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Thursday, September 18, 2008

But Isaac Newton beat me to it...

I'd like to be the first to say "Fuck you, Apple."

I've just spent the last week doing nothing but wrestling with OS X Server's incredibly fucked up postfix implementation.

Here's the deal. When a message is received which is addressed to a bogus domain or mailbox name (that's the parts after and before the @, for you Philistines), it's supposed to be silently rejected. That's just how the internet works these days. You don't blithely accept for relay all mail which comes to your computer.

Apple's system doesn't accept mail to bogus domains, but it does accept mail to bogus users. Sure, local_recipient_maps and relay_recipient_maps are two fine and dandy wonderful files which are intended to keep the server from doing that. The only problem exists when you are setting up a mail server which authenticates from another domain controller. Then Apple's setup automatically accepts regardless of whether or not "whatever" is a valid mailbox name or not.

This creates problems because:

  1. The server's delivery queue becomes filled with undeliverable mail.
  2. The server bounces the mail when it realizes that the queue is undeliverable, creating a bounce message via MAILER-DAEMON which then gets stuck into the queue.
  3. The queue now has a bounce message which is scheduled to be delivered to whoever sent the message, which, almost univerally is either a bogus domain name or some poor innocent bastard's email account.

The end result of this is that, in the best case scenario, our mail server spams some poor guy with a bounce message containing junkmail. In the worst case scenario, this bogus mail sits in the queue for as long as 5 days (by default behavior, thanks again, Apple) trying to deliver. While it's failing to deliver, the 2 outgoing connections total (once again, default behavior, thanks, Apple) are clogged up waiting for domain name resolution to fail.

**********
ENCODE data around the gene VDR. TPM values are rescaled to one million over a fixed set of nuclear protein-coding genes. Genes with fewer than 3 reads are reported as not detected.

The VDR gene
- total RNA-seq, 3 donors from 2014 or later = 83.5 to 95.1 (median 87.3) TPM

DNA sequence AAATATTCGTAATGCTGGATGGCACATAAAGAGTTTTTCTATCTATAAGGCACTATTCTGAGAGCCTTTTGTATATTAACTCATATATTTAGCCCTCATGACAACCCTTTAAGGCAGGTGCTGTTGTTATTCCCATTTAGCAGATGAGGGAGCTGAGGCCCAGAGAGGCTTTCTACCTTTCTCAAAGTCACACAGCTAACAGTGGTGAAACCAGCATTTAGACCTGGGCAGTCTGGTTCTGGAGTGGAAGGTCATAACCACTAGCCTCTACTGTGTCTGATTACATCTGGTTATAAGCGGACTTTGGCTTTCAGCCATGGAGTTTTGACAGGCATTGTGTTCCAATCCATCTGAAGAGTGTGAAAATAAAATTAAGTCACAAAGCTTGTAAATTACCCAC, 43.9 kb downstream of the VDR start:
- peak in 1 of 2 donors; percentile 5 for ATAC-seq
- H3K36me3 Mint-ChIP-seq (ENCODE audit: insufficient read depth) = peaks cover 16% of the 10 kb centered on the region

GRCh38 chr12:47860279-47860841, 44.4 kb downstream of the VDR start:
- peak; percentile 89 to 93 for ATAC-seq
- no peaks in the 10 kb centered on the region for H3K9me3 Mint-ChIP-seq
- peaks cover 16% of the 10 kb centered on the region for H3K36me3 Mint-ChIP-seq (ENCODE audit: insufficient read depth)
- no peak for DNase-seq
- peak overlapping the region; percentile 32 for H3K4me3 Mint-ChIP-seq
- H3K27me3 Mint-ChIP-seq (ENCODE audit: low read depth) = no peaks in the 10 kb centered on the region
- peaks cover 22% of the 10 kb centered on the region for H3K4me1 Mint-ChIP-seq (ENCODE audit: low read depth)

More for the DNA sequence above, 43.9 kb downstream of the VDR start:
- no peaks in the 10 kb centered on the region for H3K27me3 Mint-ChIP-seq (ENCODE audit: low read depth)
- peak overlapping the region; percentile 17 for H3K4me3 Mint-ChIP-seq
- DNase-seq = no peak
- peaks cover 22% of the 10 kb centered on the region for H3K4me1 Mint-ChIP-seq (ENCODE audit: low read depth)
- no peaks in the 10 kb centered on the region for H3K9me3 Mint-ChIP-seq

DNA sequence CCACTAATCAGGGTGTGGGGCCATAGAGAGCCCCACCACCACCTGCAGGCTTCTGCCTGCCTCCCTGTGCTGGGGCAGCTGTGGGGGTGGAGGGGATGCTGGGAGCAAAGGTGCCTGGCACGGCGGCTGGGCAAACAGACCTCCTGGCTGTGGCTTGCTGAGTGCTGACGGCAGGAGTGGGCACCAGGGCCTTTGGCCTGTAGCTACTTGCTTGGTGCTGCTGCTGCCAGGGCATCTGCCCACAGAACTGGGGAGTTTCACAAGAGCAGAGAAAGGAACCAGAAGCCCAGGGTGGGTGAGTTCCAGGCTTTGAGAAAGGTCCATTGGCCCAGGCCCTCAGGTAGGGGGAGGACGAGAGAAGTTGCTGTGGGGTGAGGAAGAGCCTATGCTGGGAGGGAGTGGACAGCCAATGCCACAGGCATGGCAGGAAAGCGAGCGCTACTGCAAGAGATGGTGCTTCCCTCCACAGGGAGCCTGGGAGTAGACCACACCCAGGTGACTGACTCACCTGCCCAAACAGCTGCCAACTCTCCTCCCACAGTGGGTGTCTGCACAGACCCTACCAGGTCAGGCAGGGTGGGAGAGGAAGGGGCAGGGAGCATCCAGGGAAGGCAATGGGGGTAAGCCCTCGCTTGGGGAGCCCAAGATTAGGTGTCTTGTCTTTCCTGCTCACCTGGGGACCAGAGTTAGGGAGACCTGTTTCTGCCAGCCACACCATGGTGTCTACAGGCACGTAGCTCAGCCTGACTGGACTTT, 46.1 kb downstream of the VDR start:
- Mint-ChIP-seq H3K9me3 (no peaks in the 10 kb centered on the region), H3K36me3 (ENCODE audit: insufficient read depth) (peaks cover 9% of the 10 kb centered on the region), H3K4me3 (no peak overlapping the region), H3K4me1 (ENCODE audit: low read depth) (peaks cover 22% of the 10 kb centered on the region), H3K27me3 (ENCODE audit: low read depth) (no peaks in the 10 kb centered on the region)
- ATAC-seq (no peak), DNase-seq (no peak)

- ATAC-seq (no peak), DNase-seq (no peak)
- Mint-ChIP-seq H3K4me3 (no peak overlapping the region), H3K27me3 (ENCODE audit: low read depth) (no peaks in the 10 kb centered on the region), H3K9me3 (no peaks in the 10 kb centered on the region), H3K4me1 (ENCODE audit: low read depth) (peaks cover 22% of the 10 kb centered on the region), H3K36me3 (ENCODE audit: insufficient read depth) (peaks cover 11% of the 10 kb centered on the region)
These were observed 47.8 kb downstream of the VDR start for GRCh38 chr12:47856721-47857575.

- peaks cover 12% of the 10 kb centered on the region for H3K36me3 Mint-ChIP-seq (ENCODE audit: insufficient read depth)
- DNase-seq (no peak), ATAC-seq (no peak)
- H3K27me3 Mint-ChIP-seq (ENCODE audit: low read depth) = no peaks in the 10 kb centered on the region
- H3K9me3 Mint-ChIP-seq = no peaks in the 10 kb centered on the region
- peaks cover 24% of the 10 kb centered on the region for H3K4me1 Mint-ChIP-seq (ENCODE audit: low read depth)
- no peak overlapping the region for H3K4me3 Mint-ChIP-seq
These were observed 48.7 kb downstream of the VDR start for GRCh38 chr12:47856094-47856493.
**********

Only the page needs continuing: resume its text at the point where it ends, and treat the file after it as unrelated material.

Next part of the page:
This means that all of the messages which are attempted to deliver at this time are postponed for, you guessed it, the Apple defined default time of 400 minutes. When they come around for delivery again, if the queue happens to be full again, the message is requeued again this time postponed for a non-linearly increased time of > 400 seconds.

The end result of this is that with even 5-10 of these undeliverable messages sitting in the queue, the queue can get backed up for as long as 24 hours within less than a day of receiving an unholy volume of spam.

Aforementioned unholy volume being a number < 300 per day. As a result, the queue will often be sitting there with less than 300 messages (which should take at most 20 seconds to process all of them) for as long as 20 hours without attempting to redeliver a single one of them.

To quote Alice Cooper, "Welcome to my Nightmare."

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